Normal is overrated, anyway. I’m grateful for all of this history now because I see how it changed us kids in interesting and different ways – but that all make a kind of sense. I’m not sure we would have some of these qualities under other, more comfortable circumstances. None of us are materialistic, image-focused, or entitled. Two of us are fiercely independent and two of us are just…fierce. We all lean toward the philosophical. My siblings are both extremely generous, and I, on the other hand, turned into a fanatical saver – saving for emergencies I’d dream up that would never come, squirreling away cash as a teen until I could meet the minimum to secretly open a bank account, and then spending the next few years setting up additional emergency funds (ya really never know, people) in the form of savings accounts, CDs, and IRAs.

But hey, as Professor Stein told Cisco last night on an old episode of the Flash I just watched…”what makes you different makes you special.” Where was that phrase 20 years ago when I really needed it.

 

What’s In A Name?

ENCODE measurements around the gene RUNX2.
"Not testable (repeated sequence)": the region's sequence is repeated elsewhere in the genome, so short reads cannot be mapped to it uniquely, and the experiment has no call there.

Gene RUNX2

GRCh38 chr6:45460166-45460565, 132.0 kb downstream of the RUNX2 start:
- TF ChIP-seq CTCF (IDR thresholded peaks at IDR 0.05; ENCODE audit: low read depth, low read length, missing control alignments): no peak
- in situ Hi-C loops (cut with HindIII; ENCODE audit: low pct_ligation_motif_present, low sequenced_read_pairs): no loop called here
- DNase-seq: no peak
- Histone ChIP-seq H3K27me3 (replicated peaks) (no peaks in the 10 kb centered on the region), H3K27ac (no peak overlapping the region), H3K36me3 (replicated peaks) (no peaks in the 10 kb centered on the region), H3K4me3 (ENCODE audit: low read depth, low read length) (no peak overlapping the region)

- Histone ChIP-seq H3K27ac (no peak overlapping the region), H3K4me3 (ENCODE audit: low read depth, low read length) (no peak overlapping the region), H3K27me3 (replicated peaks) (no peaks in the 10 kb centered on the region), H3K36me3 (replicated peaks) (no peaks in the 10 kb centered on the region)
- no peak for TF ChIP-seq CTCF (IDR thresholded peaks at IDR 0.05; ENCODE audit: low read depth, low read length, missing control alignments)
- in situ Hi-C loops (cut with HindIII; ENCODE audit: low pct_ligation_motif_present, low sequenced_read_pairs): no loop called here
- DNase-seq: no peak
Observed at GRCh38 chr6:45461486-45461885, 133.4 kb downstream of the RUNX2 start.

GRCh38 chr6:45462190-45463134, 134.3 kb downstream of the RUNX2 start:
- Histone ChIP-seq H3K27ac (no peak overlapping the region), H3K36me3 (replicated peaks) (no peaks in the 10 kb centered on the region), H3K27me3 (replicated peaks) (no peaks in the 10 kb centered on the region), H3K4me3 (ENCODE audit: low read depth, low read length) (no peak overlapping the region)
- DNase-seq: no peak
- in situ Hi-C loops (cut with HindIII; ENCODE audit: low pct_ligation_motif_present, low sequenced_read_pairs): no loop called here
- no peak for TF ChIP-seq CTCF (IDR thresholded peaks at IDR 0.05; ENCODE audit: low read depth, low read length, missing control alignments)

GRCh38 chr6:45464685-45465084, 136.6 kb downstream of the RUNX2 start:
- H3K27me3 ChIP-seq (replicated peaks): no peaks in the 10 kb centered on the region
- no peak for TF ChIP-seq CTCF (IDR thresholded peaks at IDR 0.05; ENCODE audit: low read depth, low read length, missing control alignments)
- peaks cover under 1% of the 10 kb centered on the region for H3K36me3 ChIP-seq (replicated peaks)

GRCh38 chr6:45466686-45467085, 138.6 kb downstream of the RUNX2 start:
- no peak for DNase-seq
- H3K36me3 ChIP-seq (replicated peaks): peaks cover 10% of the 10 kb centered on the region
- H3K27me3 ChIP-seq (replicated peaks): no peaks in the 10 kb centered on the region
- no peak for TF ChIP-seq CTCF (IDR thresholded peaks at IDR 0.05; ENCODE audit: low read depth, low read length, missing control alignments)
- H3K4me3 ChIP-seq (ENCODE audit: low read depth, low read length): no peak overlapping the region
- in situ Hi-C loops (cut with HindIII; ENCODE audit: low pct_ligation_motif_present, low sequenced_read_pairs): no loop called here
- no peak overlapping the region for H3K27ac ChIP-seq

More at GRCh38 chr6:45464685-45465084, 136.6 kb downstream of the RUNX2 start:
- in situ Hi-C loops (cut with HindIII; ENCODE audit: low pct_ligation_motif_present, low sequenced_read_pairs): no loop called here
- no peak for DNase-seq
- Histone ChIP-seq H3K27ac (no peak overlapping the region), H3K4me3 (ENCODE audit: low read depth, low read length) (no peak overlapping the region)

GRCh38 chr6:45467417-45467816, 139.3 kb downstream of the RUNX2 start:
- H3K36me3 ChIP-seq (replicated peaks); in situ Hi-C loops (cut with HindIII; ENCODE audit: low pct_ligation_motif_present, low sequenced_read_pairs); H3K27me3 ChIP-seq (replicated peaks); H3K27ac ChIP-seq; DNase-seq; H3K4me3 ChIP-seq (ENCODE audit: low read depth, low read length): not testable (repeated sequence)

As we’ve been traveling around stateside, we’ve been lucky enough to visit many friends – often ones we haven’t seen or spoken to in years. It’s crazy how formative some of these people have been that I’m only now appreciating: my childhood best friend that made herself available with 10 minutes notice to assist me in a clandestine mission (and to make fun of my clothes, which according to these photos the mad layering skillz started real early), my high school best friends (pictured below) that were unequivocally my salvation (and the Jerry, George, and Kramer to my Elaine), and the first person at my first job who made me think I might actually be good at the whole work thing (and then didn’t get mad at all when we broke her guest bed on a recent visit — seriously, try explaining that one — but then retaliated shortly after by backing into my rental). And there are a handful of other amazing people that I won’t discuss in detail here, but who continue to amaze and impress us – as parents, creatives, cooks, and just general delights.